Although participants stated that they have some kind of "feeling" that helps them identify the patients in this group—in general those with personality problems—debate about their precise characteristics arose immediately in the focus group interview. All finally agreed on a working definition that patients in this group primarily have an axis II disorder in combination with a serious axis I disorder and often a substance use disorder. Participants noted that because the diagnoses of these patients tend to be unclear, tentative, or shifting, providing care was often problematic. This uncertainty precludes a clear treatment strategy and may result in patients' not being treated at all because professionals have no idea where to start.
The participants noted that these patients have many complex and urgent problems. They experience overwhelming problems in such areas as housing, finances, social contacts, health, family, and involvement with police. Intervention is problematic not only because of this complexity but also because these patients tend to ask for help in many different places—often the "wrong" places, such as asking the police for housing and asking housing services to provide psychological help. Participants attributed this style of help seeking mostly to the personality of these patients, which is characterized by dependency and by attachment problems.
In regard to problems related to professionals, the participants noted that the least educated and least experienced professionals tend to work most often with patients in this subgroup. A lack of general therapeutic skills was noted, especially self-reflection. Pursuing a "career in difficult patients" is currently very unattractive because it is difficult to advance in professional status in this field; thus many professionals "move up" to less difficult patients with more treatment possibilities as soon as they can. Study participants noted that professionals who continue to work with these patients have limited professional ambitions. They also spoke of the pessimistic and cynical attitudes among these providers. However, participants perceived and evaluated these attitudes differently. Some stated that cynicism is a necessary professional survival mechanism, and some believed that it indicates a lack of professionalism.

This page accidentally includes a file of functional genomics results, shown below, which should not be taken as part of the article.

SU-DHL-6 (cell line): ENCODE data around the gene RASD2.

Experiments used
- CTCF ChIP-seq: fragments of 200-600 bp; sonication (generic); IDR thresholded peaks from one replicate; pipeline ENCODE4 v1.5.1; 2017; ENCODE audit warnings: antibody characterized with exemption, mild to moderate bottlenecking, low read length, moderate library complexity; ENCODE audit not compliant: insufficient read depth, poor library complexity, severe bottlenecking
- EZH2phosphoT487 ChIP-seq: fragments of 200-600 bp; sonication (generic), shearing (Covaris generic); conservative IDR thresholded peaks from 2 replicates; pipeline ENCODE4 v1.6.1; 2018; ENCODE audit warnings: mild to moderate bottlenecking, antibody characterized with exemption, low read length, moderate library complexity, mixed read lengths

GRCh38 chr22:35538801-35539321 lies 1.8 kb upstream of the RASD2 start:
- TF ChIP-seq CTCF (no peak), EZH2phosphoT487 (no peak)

In the category of problems related to interactions, the scores highlighted one in particular: professionals consider patients as being able but unwilling to behave differently. Thus patients are thought to be in control of their difficult behaviors. The participants noted that these patients put pressure on professionals' time and agendas, which makes professionals feel pushed and responsible to intervene immediately ("to do something"). Their "space to maneuver" "becomes very limited." "Impossible" demands leave the professional feeling powerless and demoralized. Participants noted that professionals may be tempted to offer false hope or employ desperate interventions, such as admitting the patient to a hospital, referring the patient to another professional, or adding another medication without a clear rationale. Feelings of powerlessness may also lead to a lack of belief in treatment possibilities, the participants noted, resulting in undertreatment of problems that may in fact be treated effectively.
Family and social networks are largely absent in the lives of these patients. These patients—and the professionals who treat them—have few or no contacts with patients' family members. However, when family members do have contact with professionals, they often pressure them strongly. Participants noted that the social functioning of these patients is poor, that they have little to offer to or to expect from their families, and that they suffer from societal stigma. Generally, these patients have very little social support, which may result in use of mental health care for social reasons (for example, to ease loneliness), which is usually considered improper by professionals, the participants noted.